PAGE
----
With A Turbulent 2021 Behind Them, Capital Christian Football Staff And Players Open The Season Happy To Keep Their Battles On The Field •
PICTURED ABOVE: Capital Christian senior WR Kanye Clark. (Ike Dodson photos)
The Capital Christian football program battled throughout the Fall 2021 season.
On the field and in the courtroom.
The Cougars were one of four teams put on probation before the season started for playing football while competition was banned during the 2020 pandemic shutdown, but the school challenged the sanctions with the hopes of earning a shot at the postseason.
“We had faith until the end of the season while the litigation was still going,” Capital Christian football coach Saul Patu said. “We kept the faith and worried only about what we could control.”
In the end a judge ruled against the school’s request for an injunction, and Capital Christian’s 7-3 record, including a dominating 6-0 run through the Capital Athletic League, would be all that the team would have to show for the season. No section and state title runs, but rather an abrupt end despite the hard work put in by players and coaches.
A generous donor helped Patu and the program purchase league championship rings for the Cougars to provide a positive spin to the bitter end of a hard-fought season.
“Those rings represented the hard work put in by everyone involved in the program,” Patu said. “We felt we did things the right way for the right reasons, and that we earned that championship and those rings.”
Capital Christian is prepared to defend its CAL title and make a legitimate run at the playoffs. The Cougars’ postseason ban is over, and the team will carry more than just a league title defense into the new season that begins Friday when they host state-ranked Lincoln-San Diego..
“A lot of us have a huge chip on our shoulder this season,” senior center Ty Kubicek said. “We are more motivated than ever. We felt like we could have gone far (in the playoffs), but we’re even better now.”
A true full offseason provided Capital Christian with the opportunity to finally transition and adjust to Patu and his evolving coaching staff. And, with the uncertainty of COVID restrictions and the cloud of litigation lifted, the Cougars could focus entirely on the football field.
“It’s finally starting to feel like things are back to normal,” Patu said. “Our numbers are up, so we can have a JV team again this year, and we have buy-in from the players with the transition feeling complete.”
The good feelings of hope and optimism entering the season will be tested immediately as the Cougars open the season with home contests against San Diego Section power Lincoln and Southern Section stalwart Bishop Diego-Santa Barbara before traveling to the 2021 Sac-Joaquin Section Division I runner-up, Rocklin.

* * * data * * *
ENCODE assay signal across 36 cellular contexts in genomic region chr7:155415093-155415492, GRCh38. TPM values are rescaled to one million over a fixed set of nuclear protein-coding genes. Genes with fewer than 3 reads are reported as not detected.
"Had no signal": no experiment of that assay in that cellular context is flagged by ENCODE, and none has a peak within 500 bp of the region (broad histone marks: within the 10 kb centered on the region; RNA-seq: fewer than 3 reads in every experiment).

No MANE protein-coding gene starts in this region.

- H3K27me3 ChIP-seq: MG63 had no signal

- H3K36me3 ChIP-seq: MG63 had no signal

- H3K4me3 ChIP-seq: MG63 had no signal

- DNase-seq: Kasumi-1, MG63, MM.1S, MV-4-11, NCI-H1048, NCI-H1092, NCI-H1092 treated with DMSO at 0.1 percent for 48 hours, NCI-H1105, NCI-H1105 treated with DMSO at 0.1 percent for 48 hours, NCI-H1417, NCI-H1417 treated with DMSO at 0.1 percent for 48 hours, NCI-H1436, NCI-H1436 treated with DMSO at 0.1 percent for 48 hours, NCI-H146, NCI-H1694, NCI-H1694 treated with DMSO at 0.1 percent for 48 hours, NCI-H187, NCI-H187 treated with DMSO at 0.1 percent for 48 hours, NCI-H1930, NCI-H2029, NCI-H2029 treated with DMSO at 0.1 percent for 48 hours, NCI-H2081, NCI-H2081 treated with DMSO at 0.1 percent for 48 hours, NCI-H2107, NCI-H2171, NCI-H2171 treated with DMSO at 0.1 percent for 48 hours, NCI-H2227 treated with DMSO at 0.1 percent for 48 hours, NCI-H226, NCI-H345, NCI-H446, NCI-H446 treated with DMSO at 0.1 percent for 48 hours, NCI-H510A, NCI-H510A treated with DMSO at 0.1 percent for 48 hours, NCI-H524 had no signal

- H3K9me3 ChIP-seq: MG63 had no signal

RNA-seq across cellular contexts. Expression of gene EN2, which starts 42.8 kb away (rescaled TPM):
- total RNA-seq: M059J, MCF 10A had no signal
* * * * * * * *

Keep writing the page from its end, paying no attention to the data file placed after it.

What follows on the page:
“Our early schedule is challenging, but we believe it has value to play strong competition early,” Patu said. “It will be a good test and temperature check to see where our guys are at and where we are as a team.”
The team returns a load of talent on both sides of the ball, and will rely on strength and depth in the trenches as well as skill positions.
Kubicek, a senior lineman who started on both sides of the ball as a junior, will move to center on offense, and rotate in on the defensive line. The former hybrid linebacker/lineman has bulked up and focused on leading the offense from his new position, which in turn, has led to increased interest from college programs.
Kubicek is one of many Cougars getting attention from recruiters. Senior Kanye Clark leads a solid core of receivers that will be catching passes from new quarterback Eddie Brusuelas. Clark led the team with 41 catches, 1,006 receiving yards and 13 touchdowns as a junior. Meanwhile, Brusuelas played in just two games as a sophomore understudy to Anthony Garcia (now at San Jose State).
Brusuelas is athletic and poses a dual threat under center. His development will be dependent on the play of a big and experienced offensive line to give him time to find an open receiver or running lane. In addition to Clark, junior WR Kayo Patu (429 yards receiving, 8 TDs), senior WR Jayden Nolen (19.9 yards per catch, 2 receiving TDs), and versatile sophomore RB Malakai Taione give Brusuelas plenty of weapons to target.
Coach Patu and Kubicek both pointed to big bodies in the trenches as key elements to Capital’s success. Seniors Nate Lynch (6-6, 330), John-Henry Rouse (6-2, 270) and Tito Mavae (6-2, 295) give the Cougars big bodies on both sides of the ball that could make life difficult for opponents.
“We set the tone on the line,” Kubicek said. “We feel like we can make things happen and make things easier for Eddie and the offense.”
The Cougars averaged 52 points per game in their seven wins last season, and the team believes that it can be just as potent this year. Even if the scoring is down from the half-century mark, a solid defense with returning and new talent can keep Capital Christian on the right side of the scoreboard.
Kayo Patu and Clark combined for seven interceptions in 2021, and they will be joined in the secondary by Nolen and senior Tevita Vaea. Nolen is a 6-foot-4 defender with a basketball background and Vaea stands at 6-foot even and doubles as a rugby star. Both had outstanding camp seasons.
The camps and additional offseason camaraderie afforded by a full offseason also provided extra time for bonding among the players and coaching staff. Take away the added burden of litigation and the team’s potential appears limitless.
“With the football season back in the fall last year, a lot of guys were able to play basketball and run track together, so we were able to get a lot closer as a team,” Kubicek added. “We could fully plan out the season with the coaching staff and we don’t have to worry about any of the extra stuff from last year.
“We just want to go out and win games.”